NAUGATUCK — Naugatuck High School will make the change to block scheduling in the 2018-19 school year.
Under the new schedule, there will be eight, 81-minute periods. Students will have four periods each day that rotate on a two-day cycle.
Currently, the schedule consists of seven periods each day, six that last for about 40 minutes and one extended period, or “super block,” that runs for roughly 75 minutes. The classes are on a seven-day rotation, so the extended period students have each day is different.
This schedule was implemented this school year so science teachers could roll labs into the super block instead having them occupy another period in students’ schedules. Connecticut has adopted the Next Generation Science Standards, which require science courses to have labs.
Before this year, when a student had a class with a lab, it would only take place once a week. This meant students had study halls the other four days they didn’t have a lab.
Naugatuck High School Principal Janice Saam said the extended-period schedule isn’t perfect — teachers have to wait eight days to get through their entire cycle of students — but it allowed students to take seven courses.
However, some questioned the effect the change could have on the ability of some students to accrue credits needed for graduation due to the loss of a period.
Previously, the schedule was eight periods. However, Saam said that violated language in the teachers’ contract that stated educators may only instruct for a certain number of periods each day.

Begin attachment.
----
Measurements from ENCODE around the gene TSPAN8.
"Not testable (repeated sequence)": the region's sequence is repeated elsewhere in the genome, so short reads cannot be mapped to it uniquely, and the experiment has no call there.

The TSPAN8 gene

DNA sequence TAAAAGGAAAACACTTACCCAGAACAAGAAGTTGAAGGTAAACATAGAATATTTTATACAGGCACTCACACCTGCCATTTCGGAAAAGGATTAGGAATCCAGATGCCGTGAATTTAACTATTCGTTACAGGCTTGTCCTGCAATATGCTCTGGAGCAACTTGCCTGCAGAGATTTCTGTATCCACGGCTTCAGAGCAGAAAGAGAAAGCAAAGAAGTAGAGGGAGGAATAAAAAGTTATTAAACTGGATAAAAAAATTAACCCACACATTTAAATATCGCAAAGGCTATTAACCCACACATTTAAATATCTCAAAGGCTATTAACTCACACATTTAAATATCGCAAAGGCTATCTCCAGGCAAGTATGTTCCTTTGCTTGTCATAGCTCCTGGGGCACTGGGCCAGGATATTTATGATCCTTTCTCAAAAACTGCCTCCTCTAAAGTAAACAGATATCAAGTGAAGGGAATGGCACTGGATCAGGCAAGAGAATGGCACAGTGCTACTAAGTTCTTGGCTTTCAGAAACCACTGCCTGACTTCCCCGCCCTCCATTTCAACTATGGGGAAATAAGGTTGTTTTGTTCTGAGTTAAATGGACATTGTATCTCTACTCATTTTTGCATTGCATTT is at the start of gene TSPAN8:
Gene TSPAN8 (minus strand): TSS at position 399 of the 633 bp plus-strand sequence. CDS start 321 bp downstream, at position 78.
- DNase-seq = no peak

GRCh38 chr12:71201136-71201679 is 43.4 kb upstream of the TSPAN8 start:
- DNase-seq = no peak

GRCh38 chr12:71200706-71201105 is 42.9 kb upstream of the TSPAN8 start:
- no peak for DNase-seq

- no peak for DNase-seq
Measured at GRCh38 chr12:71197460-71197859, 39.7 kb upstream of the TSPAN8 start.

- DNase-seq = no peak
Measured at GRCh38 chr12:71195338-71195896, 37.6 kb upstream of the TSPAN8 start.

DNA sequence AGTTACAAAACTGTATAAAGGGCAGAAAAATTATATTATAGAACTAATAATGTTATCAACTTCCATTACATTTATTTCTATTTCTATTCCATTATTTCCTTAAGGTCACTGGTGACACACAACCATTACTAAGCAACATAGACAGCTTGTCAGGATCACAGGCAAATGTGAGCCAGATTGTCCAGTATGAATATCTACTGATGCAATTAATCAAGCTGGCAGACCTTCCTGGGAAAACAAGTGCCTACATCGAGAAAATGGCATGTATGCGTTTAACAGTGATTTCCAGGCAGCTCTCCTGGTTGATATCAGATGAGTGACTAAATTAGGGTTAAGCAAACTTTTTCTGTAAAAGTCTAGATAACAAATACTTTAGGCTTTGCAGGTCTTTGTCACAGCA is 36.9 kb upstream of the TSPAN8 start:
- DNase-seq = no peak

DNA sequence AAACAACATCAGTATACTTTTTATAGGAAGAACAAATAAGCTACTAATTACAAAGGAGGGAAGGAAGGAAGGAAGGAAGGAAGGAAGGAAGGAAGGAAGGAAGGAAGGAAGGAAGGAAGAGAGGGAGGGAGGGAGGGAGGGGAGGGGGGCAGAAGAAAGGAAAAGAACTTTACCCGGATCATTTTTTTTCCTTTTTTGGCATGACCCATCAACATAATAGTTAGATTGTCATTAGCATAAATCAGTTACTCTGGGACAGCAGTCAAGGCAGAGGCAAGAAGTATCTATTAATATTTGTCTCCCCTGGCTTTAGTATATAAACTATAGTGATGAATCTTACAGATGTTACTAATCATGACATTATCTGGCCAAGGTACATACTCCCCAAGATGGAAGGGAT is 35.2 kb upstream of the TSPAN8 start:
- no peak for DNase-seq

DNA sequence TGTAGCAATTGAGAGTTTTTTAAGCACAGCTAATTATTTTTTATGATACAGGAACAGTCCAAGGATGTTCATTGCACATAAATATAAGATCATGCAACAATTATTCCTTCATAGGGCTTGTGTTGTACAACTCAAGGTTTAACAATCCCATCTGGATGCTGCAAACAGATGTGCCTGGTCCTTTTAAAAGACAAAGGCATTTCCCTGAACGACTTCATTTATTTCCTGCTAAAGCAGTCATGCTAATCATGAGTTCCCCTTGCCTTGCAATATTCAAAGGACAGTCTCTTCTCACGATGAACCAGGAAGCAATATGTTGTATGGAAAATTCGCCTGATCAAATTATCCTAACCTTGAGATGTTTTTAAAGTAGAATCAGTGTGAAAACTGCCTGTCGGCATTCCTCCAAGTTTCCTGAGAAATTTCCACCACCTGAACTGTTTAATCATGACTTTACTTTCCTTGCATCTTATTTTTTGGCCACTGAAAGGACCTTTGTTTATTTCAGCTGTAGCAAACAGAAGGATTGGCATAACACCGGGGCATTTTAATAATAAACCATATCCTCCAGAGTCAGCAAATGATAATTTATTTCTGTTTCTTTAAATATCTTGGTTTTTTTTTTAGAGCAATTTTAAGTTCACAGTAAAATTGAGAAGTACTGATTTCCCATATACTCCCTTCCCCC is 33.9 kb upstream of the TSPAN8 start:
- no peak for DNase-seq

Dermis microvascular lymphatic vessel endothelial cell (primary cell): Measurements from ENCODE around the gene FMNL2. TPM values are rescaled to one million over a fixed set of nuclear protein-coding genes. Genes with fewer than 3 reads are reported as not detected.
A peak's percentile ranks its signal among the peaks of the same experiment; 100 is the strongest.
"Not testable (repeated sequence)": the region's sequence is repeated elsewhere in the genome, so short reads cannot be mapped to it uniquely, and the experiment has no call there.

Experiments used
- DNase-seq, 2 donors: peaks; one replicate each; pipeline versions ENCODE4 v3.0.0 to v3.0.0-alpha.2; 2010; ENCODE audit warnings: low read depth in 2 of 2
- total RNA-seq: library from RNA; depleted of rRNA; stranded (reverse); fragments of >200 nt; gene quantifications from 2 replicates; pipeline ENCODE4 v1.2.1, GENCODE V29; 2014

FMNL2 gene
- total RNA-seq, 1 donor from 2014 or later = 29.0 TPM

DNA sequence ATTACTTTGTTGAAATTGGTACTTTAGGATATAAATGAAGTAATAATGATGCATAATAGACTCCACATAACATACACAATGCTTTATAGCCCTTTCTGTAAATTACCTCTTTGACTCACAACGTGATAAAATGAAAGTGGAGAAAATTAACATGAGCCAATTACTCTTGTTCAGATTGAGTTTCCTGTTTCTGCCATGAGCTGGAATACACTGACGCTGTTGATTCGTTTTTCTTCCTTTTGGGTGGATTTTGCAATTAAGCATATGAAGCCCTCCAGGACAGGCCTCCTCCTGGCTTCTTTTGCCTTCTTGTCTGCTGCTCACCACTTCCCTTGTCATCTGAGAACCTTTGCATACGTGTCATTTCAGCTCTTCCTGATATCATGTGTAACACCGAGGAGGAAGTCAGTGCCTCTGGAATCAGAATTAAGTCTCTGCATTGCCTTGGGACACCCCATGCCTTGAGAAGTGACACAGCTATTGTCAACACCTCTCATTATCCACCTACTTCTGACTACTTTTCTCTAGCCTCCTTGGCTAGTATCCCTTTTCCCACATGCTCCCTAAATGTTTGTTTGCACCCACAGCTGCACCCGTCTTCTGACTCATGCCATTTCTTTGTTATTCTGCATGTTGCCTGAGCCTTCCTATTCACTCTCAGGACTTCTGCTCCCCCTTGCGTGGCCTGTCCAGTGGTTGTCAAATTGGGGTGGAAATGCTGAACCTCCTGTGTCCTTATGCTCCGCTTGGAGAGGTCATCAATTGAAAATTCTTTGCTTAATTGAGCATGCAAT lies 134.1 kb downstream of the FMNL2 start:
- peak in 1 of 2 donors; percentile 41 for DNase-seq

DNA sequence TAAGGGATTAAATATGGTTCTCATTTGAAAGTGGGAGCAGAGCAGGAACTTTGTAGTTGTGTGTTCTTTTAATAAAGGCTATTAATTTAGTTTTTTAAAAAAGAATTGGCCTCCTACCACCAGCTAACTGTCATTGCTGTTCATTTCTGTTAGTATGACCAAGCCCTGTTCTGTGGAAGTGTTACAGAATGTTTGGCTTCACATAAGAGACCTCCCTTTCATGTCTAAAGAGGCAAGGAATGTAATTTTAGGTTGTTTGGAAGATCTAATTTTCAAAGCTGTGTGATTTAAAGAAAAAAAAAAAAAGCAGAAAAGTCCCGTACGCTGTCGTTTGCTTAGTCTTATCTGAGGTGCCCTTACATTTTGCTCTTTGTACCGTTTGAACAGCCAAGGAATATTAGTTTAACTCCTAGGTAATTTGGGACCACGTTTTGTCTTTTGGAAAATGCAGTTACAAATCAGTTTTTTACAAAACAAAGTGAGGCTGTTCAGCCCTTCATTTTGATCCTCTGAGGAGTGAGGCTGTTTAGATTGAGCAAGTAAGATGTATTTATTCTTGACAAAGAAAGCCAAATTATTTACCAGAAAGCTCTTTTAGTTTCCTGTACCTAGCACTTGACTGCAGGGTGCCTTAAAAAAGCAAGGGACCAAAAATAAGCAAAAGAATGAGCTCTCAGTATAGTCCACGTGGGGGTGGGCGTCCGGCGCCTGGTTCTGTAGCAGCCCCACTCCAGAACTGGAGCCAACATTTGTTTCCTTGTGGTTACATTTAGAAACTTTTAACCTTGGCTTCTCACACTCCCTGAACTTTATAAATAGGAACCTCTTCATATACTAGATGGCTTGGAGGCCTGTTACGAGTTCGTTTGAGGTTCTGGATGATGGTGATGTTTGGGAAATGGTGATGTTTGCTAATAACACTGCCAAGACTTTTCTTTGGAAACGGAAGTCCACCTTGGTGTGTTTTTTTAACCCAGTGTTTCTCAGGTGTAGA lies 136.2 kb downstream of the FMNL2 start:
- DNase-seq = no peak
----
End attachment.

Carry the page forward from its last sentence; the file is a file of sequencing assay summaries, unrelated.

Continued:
“When we were finalizing some of our plans, it came to our attention that there was language in the teachers’ contract that we were violating,” Saam said.
Under block scheduling, students are required to take at least six courses but can take eight.
“Going into next year, students will truly be able to select eight courses if they choose to do so,” Saam said. “There are many of our students who want to take a full eight-credit course load.”
Beth Lancaster, the science department head at Naugatuck High, said the block schedule is going to provide an opportunity for teachers to offer science lab activities more consistently.
“The existing rotating block hasn’t offered science teachers with the opportunity to implement lab investigations where appropriate,” Lancaster said. “Whereas with the block scheduling, because we’re seeing students for a longer period of time more frequently, the teachers will be able to do that.”
Edward DeCosta, the English department head at Naugatuck High, said the current schedule is acting as a transition for next school year’s schedule.
“It’s only six more minutes,” said DeCosta about the block schedule compared to the current extend period when asked if the English department would make any adjustments to the way teachers instruct.
Students’ opinions on block scheduling are mixed, and some students prefer the current schedule.
“There are some people … that can’t stay in a classroom for more than we have for a block now,” senior Katherine Benalcazar-Nieves said. “It’s hard to maintain so much attention for that long.”
“I don’t think that teachers would have that many things to do,” senior Adriano Moura added. “They need that break of 45 minutes.”
Junior Benjamin Healy felt there are positives and negatives with block scheduling.
“It does help teachers by giving them extra time for a lesson,” Healy said. “Overall, I am intrigued to see how it goes for next year.”